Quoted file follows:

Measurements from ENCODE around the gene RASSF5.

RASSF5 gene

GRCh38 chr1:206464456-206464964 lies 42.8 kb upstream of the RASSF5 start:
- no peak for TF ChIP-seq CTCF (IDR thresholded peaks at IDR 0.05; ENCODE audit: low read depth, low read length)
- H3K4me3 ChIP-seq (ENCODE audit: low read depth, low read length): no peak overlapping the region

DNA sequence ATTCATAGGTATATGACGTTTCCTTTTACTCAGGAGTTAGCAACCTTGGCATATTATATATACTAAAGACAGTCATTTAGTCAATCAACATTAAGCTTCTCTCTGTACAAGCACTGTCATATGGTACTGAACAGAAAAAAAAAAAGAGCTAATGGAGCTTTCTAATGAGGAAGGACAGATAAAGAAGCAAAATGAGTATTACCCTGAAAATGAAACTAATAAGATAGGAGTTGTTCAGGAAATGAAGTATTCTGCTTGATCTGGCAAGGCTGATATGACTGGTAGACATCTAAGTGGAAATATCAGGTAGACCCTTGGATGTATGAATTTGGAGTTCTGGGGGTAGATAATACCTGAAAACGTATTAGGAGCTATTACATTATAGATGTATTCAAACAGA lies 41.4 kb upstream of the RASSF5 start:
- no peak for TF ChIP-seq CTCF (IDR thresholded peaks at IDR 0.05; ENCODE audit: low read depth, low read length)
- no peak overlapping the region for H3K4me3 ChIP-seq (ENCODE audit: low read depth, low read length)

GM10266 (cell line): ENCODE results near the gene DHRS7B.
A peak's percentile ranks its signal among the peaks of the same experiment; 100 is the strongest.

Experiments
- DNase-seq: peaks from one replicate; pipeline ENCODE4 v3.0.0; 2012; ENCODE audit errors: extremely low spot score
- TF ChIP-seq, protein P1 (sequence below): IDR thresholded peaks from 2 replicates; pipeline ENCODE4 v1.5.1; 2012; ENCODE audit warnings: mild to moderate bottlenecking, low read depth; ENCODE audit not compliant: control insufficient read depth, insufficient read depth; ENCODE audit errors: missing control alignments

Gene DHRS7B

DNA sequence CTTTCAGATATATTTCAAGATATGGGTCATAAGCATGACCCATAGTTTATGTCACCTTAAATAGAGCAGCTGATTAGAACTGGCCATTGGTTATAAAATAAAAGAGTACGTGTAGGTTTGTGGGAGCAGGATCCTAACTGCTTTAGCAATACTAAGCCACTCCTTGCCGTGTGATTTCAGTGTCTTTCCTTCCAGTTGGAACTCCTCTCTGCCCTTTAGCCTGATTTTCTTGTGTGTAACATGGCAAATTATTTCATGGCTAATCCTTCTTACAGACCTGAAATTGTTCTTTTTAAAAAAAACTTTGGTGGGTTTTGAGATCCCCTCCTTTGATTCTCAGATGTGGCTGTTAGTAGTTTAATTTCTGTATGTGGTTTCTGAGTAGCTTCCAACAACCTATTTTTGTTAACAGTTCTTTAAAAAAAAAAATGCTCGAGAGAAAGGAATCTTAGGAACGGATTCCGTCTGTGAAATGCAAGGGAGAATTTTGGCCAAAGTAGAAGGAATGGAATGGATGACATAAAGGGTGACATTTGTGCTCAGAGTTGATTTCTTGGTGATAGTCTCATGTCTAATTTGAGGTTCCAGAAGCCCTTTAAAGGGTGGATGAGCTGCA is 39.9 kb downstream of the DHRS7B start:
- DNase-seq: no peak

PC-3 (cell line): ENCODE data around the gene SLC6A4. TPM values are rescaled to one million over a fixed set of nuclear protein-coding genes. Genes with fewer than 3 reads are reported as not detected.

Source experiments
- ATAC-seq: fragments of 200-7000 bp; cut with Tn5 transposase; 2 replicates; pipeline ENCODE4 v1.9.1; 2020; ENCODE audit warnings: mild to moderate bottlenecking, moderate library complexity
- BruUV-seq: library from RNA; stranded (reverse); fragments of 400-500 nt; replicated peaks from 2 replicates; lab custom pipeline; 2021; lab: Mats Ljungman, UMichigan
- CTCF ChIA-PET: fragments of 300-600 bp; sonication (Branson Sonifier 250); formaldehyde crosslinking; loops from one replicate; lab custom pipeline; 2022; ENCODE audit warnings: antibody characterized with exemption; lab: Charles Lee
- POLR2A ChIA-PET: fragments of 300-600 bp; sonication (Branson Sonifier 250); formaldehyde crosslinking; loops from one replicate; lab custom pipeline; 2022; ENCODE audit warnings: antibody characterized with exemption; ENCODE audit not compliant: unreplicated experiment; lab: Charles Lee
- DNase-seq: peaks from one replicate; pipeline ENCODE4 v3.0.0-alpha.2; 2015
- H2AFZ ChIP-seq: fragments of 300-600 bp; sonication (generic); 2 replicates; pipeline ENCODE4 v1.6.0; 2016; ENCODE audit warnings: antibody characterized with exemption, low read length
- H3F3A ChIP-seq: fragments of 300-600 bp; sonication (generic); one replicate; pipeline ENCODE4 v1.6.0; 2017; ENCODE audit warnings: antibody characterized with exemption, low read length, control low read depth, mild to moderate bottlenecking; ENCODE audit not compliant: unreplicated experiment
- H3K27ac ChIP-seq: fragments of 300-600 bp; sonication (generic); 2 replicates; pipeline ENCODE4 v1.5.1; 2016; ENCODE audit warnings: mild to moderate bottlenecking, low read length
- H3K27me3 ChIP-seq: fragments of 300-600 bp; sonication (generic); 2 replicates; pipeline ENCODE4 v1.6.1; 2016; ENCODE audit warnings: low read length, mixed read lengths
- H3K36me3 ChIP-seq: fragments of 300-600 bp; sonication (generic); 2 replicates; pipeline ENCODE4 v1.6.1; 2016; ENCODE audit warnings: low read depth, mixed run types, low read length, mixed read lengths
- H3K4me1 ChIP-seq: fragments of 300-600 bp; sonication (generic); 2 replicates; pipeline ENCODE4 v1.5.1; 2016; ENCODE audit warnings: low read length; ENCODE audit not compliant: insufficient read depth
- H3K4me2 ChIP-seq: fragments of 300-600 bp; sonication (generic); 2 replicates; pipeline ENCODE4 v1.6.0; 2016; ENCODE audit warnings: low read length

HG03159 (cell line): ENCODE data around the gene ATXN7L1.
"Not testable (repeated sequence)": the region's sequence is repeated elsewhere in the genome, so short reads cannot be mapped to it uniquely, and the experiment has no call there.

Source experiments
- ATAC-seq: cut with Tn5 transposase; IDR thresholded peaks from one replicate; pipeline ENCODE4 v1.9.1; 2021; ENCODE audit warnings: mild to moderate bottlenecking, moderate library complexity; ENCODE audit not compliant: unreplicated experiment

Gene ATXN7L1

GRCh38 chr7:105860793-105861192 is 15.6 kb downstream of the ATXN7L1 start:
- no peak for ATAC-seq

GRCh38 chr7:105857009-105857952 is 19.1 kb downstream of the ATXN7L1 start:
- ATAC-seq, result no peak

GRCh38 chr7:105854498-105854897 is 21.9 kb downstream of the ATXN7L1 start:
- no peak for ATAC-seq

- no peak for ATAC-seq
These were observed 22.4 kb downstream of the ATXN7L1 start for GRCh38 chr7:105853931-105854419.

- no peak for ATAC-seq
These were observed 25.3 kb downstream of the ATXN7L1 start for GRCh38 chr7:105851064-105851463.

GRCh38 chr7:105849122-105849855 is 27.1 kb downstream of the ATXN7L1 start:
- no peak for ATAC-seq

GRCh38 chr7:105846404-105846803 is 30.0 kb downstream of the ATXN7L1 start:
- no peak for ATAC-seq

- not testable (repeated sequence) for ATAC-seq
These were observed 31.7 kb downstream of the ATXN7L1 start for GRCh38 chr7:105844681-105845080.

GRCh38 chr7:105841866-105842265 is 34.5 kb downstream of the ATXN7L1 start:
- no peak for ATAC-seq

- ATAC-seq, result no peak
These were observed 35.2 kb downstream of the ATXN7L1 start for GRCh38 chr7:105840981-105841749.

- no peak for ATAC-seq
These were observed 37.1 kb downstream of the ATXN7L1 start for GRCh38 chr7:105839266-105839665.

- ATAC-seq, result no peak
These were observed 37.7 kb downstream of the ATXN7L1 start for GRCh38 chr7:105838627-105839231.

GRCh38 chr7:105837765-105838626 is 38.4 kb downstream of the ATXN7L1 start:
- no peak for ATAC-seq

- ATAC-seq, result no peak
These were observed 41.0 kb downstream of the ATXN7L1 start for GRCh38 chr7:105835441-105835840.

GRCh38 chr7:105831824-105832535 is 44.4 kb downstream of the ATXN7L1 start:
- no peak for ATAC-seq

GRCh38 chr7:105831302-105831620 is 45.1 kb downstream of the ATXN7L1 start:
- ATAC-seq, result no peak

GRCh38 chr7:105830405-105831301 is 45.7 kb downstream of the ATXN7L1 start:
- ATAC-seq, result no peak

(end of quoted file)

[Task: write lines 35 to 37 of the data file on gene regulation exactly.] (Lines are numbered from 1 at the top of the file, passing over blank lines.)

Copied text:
Gene ATXN7L1

GRCh38 chr7:105860793-105861192 is 15.6 kb downstream of the ATXN7L1 start:
- no peak for ATAC-seq